Tuesday, April 3, 2012
I Heart YA Carnival #9: Model Behavior
The I Heart YA Carnival is hosted by Suze Reese, author of the ExtraNormal series. Each Tuesday, a blog prompt will be posted about a topic related to the YA genre. Click the button to learn how to join in!
This week's prompt is: For the past week, this article has been showing up in my local news feed. And I have to say I find it a little annoying. I suppose the commentator has a point, I'm just not sure I really buy it. In a nutshell he's saying that Katniss isn't a good role model because she spends her days moping and playing dress up. ... Is there a character you think makes a great role model? Do have something to say about role models in general? Speak your mind!
Wow. I hadn't read that article before, but my goodness. The author of that article and myself have COMPLETELY different interpretations of Katniss and The Hunger Games. Katniss is one of my favorite YA heroines to date. She's strong. She's focused. She takes her responsibilities to her family and her friends very seriously. She has a keen sense of right and wrong and does what she has to to make things right. She takes a stand against the Capital, for goodness sake.
Also, I viewed The Hunger Games as more of a commentary on our (being society as a whole's) infatuation with reality TV, with watching bizarre and sometimes terrible things happen to strangers with a rather blase' attitude about it all. Granted, we don't have a TV show where children kill each other (thankfully), but we do have some odd shows out there. And if the ratings are accurate, people like to watch other people fight and cheat and steal and get injured and eat disgusting things, all to win a competition. (And I'm not trying to cast blame here. I myself am a long-time fan of The Amazing Race and Survivor. I'm part of that society-wide infatuation too!)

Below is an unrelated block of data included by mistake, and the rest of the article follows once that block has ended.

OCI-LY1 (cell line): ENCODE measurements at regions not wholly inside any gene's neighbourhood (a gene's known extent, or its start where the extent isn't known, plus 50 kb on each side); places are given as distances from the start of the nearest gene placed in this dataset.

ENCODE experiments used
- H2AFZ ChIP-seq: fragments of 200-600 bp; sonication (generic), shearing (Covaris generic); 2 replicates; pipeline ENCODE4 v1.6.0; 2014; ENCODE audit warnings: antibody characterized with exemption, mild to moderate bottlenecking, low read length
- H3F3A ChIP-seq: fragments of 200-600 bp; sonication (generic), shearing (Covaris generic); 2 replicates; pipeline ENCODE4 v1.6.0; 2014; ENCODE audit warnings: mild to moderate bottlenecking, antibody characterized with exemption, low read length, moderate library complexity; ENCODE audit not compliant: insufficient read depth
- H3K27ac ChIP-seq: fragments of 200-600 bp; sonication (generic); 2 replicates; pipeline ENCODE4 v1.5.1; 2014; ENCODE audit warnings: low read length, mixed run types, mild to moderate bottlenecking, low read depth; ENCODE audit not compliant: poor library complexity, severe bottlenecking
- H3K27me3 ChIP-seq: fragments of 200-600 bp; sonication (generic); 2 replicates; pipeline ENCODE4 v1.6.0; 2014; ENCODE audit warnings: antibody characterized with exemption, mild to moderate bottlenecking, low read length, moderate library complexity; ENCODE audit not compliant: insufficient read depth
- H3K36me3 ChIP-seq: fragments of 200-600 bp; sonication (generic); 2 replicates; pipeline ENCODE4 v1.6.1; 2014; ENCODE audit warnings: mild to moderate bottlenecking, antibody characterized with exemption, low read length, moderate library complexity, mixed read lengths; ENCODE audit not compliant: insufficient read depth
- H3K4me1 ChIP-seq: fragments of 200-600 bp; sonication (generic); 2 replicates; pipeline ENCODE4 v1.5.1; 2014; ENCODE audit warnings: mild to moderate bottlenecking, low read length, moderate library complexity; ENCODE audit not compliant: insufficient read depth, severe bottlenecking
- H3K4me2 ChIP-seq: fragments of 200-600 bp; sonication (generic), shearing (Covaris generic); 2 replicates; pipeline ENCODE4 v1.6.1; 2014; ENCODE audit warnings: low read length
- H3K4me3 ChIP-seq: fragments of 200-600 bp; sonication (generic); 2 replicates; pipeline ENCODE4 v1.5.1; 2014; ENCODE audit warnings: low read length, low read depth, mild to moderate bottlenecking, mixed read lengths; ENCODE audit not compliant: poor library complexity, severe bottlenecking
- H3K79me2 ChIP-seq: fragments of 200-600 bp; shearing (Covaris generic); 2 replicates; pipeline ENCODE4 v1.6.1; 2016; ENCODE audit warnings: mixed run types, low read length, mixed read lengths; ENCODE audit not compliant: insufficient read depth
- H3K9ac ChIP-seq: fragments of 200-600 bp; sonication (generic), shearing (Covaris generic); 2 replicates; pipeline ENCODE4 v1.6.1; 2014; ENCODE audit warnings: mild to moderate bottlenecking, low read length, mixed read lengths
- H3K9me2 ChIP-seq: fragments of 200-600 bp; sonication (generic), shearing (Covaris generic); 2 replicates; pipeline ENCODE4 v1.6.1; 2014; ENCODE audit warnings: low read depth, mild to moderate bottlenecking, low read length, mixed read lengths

So in light of that, I viewed Katniss's going along with the primping and preening as a means to an end. Yes, she had to "play dress-up." Yes, she had to make everyone like her. If she didn't she would never survive in the game. She needed sponsors to have a chance; that was made very clear in the book and the movie. And to get sponsors, she had to cater to them and play by their rules... which means dressing up and smiling for the cameras. This, to me, was by no means a show of Katniss as stereotypical or a poor role model. This was Katniss doing what she had to do in order to live.
Regarding this, the article states: "So far, this sounds a lot like the common and heavily criticized stereotype of femininity and the worship of female youth and beauty."
Yes, yes it does. Do you think maybe the author was perhaps challenging that very stereotype, by showing all the ridiculous, superficial things Katniss had to go through to appease society, in order to merely stand a chance at survival in the game to come?
Then comes this in the article: "Moreover, the Hunger Games seems to be sending a particular kind of message: It's possible to change the world, to make things better, but only if you have a cute, fashion-centric and cleverly constructed media campaign. What changes the world? Looking good for the masses. Winning their hearts with an unrequited love story, a few quips and propaganda pieces, and a cool looking uniform."
Really? Because to me, the Hunger Games is saying, Open your eyes. Question things. What changes the world? Taking a stand, even if you're the only one. Are society's standards and norms sometimes bizarre? Yes. Will you sometimes have to do things you don't want to do to get where you want to be? Yes. Can you change the world?--you, seemingly insignificant you, with the odds stacked against you? Yes.
I'm getting a little worked up here, so I'll let things go. But in conclusion, I found the Hunger Games to be a powerful series, and I found Katniss to be a wonderful role model.
Now, Twilight and Bella... unfortunately I did not feel the same. Bella came across to me as needy, dependent, moody, and impulsive. There were times when I was making my way through the series that I wanted to run out and buy up all the copies in the world so that young girls couldn't read them and be influenced by Bella's propensity for unhealthy relationships. But that's just me, and I know a lot of people really did enjoy the series and thought it was a beautiful love story.
To each their own. :)